“My father was an AME Zion minister in Badin, North Carolina, and the Albemarle area, and one of the reasons I was so drawn to [Thelonious] Monk’s music was because I recognized right away that all of his rhythms were church rhythms. It was very familiar to me. Monk’s brand of swing came straight out of the church. You didn’t just tap your foot, you move your whole body.
“We recorded ‘Carolina Moon’ [in 1952] as a tribute to our home state, with Max Roach on drums. Max was from Scotland Neck.”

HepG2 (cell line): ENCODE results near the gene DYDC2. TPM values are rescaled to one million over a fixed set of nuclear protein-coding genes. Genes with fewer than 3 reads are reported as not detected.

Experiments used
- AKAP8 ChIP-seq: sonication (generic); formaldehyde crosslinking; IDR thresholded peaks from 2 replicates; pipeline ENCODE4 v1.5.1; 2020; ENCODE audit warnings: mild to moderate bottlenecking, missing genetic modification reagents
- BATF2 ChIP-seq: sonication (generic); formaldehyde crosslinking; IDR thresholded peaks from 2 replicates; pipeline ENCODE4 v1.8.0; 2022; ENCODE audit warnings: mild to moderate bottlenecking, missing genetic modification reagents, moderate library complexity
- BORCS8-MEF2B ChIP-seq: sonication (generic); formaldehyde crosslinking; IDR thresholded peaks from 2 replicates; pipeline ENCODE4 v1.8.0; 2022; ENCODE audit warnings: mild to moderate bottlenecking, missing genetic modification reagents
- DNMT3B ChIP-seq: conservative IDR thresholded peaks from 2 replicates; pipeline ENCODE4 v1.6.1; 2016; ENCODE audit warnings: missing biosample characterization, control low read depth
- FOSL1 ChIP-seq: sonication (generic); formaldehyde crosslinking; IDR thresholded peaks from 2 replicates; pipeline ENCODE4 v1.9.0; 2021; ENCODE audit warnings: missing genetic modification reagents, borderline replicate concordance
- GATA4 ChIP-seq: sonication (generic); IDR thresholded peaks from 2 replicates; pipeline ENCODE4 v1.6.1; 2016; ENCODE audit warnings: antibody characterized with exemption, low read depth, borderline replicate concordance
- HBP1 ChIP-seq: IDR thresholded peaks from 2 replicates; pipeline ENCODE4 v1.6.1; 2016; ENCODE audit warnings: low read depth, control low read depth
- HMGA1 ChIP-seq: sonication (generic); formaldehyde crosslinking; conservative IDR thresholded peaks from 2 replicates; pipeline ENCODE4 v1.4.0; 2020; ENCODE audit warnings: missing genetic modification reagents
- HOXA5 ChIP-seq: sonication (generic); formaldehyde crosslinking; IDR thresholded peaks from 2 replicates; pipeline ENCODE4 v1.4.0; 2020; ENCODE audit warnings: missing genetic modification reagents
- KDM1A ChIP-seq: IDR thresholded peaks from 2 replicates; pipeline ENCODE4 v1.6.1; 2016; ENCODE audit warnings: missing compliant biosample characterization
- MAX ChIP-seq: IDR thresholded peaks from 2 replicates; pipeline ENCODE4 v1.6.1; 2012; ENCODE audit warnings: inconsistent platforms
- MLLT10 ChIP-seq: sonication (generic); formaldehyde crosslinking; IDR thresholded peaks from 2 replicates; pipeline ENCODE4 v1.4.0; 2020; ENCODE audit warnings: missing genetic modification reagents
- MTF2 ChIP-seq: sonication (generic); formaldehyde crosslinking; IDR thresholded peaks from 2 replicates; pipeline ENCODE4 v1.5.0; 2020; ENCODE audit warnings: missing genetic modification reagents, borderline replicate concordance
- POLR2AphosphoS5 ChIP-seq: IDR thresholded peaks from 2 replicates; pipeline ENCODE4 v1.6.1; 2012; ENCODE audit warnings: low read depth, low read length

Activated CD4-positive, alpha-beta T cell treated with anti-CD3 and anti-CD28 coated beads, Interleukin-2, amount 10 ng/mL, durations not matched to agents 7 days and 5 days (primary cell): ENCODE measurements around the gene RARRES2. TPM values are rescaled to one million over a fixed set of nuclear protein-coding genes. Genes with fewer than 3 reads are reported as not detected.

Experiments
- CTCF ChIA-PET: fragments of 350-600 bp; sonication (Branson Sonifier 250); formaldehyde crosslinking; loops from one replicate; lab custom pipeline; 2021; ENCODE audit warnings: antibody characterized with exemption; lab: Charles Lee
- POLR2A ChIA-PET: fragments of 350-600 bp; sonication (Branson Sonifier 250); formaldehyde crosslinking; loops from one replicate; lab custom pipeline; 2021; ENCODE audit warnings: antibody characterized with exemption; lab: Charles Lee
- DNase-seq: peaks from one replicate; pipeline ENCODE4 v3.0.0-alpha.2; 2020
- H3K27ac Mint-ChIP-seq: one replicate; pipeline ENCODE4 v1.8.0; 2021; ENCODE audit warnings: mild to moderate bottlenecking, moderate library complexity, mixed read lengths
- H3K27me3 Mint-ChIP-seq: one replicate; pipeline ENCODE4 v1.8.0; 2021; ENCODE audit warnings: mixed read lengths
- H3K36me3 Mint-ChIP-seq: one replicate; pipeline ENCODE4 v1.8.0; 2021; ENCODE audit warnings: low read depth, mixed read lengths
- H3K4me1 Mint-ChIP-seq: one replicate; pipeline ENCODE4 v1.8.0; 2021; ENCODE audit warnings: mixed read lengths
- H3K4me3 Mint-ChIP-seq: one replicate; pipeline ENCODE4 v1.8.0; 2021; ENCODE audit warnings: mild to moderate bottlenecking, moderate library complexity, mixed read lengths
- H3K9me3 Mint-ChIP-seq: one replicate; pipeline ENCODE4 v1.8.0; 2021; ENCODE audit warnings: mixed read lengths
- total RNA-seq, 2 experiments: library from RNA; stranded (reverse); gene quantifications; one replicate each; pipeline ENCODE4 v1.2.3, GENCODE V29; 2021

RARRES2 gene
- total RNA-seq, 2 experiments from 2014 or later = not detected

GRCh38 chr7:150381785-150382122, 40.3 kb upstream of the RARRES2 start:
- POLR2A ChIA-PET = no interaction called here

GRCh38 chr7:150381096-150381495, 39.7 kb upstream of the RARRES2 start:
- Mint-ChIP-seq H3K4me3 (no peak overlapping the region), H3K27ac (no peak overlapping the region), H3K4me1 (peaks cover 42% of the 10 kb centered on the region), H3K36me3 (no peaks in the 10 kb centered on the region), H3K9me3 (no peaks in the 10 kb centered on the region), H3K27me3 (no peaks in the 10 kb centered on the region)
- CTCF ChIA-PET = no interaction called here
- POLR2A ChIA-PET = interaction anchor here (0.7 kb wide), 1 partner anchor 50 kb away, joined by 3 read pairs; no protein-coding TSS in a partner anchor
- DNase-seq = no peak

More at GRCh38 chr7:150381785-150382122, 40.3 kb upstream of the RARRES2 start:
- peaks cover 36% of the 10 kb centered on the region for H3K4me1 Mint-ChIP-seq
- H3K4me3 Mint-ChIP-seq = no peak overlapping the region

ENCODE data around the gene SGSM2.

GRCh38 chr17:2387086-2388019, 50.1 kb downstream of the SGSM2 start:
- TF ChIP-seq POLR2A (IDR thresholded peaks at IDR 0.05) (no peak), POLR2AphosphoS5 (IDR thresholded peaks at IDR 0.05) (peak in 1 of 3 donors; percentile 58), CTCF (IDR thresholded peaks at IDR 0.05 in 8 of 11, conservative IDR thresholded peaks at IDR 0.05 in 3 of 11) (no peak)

— Band member Lou Donaldson, quoted by Sam Stephenson in “Thelonious Monk: Is This Home?” in the Oxford American (Fall 2007)
Even though Benny Davis, who co-wrote “Carolina Moon” in 1924, denied its connection to North Carolina, Monk’s rendition surely deserves a genealogy of its own.